Japanese Garden expansion

Ancient Japanese villages inspire the Portland Japanese Garden’s first expansion in more than 50 years.

KKAA – Cultural Village Entry (1)An architectural rendering of the Cultural Village Entry at the Portland Japanese Garden.
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    Kengu Kuma and Associates

    Here’s something to meditate on: The Portland Japanese Garden is in the midst of its first-ever upgrade since opening in 1963. Long revered as a kind of living classroom of Japanese aesthetics and culture, the garden’s five original areas — the Flat Garden, Strolling Pond Garden, Tea Garden, Natural Garden and Sand & Stone Garden — will be enhanced by the Cultural Crossing Expansion, a massive undertaking that will add LEED certified buildings and seven new garden spaces, all with the goal of expanding the garden’s teachings and maintaining the tranquil vibe.

    Construction began in the fall of 2015 and is being overseen by Japanese architect Kengo Kuma and curator Sadafumi Uchiyama. The pair has planned a series of new structures and spaces that emulate Japanese monzenmachi, gate-fronted villages typically surrounding sacred sites and temples. These are meant to keep social and spiritual areas separate and enhance cultural enrichment for the garden’s 300,000 annual visitors.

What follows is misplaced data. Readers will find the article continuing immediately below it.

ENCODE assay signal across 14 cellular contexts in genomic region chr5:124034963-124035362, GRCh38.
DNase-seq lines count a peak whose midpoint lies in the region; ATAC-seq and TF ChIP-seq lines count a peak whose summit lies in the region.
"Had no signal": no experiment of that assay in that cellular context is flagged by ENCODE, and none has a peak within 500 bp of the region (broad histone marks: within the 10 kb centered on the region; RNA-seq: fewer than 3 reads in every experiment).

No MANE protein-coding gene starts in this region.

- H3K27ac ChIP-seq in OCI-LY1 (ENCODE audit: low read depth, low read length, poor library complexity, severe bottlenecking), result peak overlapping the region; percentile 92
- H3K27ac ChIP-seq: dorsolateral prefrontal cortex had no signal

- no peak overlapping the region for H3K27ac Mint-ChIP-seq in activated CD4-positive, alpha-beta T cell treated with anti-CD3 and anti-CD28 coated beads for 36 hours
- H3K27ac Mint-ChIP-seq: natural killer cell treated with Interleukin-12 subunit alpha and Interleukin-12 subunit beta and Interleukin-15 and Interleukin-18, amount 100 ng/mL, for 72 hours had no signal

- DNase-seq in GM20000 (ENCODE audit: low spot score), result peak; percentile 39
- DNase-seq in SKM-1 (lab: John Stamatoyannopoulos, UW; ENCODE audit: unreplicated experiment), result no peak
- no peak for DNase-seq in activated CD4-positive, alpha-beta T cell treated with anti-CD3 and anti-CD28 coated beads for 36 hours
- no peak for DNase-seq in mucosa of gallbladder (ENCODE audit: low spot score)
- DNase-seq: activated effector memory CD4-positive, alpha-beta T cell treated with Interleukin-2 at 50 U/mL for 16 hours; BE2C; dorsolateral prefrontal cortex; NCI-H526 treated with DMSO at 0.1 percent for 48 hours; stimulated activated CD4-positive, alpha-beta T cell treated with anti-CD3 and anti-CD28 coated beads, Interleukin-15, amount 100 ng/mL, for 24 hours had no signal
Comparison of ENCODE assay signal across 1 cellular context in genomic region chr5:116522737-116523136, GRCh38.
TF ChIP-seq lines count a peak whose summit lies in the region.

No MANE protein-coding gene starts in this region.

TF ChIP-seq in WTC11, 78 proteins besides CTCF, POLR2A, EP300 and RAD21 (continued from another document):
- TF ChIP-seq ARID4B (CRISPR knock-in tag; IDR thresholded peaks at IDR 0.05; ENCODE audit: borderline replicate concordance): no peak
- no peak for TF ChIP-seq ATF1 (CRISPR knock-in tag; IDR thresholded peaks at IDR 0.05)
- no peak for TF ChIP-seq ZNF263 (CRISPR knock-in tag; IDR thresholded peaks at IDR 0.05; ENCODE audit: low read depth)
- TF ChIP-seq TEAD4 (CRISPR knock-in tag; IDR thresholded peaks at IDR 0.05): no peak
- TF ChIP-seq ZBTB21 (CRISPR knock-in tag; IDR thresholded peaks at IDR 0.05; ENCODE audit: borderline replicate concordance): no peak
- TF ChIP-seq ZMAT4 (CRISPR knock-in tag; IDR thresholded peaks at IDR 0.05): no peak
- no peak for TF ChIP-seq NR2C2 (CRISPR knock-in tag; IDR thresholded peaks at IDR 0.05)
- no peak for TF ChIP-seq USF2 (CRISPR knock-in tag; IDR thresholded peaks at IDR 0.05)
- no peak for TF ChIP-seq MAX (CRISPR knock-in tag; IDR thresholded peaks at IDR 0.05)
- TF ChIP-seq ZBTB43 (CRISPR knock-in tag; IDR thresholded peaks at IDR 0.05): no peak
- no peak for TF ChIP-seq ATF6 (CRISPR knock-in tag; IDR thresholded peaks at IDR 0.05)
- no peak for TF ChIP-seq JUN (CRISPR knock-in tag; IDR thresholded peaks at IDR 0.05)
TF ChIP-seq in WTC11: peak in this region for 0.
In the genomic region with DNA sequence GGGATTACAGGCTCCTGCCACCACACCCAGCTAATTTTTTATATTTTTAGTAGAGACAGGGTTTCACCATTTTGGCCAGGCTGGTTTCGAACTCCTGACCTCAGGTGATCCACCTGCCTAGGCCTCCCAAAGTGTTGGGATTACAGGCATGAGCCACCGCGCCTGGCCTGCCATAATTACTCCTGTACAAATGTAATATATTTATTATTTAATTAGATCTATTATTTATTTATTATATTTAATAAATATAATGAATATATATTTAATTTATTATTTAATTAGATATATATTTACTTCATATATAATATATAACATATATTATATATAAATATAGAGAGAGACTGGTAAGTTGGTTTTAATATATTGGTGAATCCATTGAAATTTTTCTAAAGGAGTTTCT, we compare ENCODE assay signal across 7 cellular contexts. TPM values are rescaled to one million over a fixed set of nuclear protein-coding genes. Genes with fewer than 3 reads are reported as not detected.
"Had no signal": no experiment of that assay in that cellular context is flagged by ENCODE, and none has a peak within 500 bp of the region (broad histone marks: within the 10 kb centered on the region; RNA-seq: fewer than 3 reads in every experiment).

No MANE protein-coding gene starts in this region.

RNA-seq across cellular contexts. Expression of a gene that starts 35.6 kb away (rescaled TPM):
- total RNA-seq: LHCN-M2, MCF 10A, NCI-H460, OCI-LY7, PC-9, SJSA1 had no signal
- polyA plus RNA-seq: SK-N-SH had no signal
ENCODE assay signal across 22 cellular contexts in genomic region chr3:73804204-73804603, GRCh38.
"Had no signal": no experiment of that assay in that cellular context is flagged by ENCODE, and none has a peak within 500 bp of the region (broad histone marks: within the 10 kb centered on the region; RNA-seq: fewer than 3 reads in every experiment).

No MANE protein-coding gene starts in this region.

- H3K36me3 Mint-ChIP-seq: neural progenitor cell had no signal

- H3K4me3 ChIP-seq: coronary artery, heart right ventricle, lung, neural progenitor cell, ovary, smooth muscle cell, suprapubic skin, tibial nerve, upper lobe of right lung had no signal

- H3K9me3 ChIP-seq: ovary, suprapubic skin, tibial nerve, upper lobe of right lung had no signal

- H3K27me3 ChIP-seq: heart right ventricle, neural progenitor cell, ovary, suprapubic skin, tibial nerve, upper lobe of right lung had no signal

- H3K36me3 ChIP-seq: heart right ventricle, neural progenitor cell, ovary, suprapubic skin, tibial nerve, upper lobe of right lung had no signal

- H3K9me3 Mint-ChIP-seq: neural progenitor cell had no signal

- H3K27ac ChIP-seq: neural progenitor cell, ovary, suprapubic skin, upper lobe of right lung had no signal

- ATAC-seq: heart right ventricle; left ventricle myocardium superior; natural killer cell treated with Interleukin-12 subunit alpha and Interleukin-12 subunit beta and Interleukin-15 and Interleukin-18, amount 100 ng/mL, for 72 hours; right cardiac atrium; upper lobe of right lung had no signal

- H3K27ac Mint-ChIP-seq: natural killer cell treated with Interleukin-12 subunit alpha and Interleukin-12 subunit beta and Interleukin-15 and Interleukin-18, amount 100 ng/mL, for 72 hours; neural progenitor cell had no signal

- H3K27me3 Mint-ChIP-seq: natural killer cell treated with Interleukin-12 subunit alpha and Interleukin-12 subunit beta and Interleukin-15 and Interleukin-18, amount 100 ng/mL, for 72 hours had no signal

In 2016, sightseers can experience a key element of the new features, the construction of a 20-foot (6.1 m) medieval castle wall using a traditional stone-stacking technique called ano-zumi. New areas to be completed by spring 2017 include the Chabana Garden & Oregon Basalt Terrace, a place dedicated to the tea ceremony. A Cultural Village will provide space for classes, events and festivals, while the Village Courtyard incorporates a tea café, gallery, classrooms, workshop space and a shop. The expansion will also include the creation of the International Institute for Japanese Garden Arts and Culture, to be based at the Portland Japanese Garden.

    “I see the design as a metaphorical bridge,” says Kuma. “It’s an architectural and cultural link that binds the U.S. and Japan. It joins the East and the West, and draws together designers and craftsmen on both sides of the Pacific to trade ideas and knowledge.”


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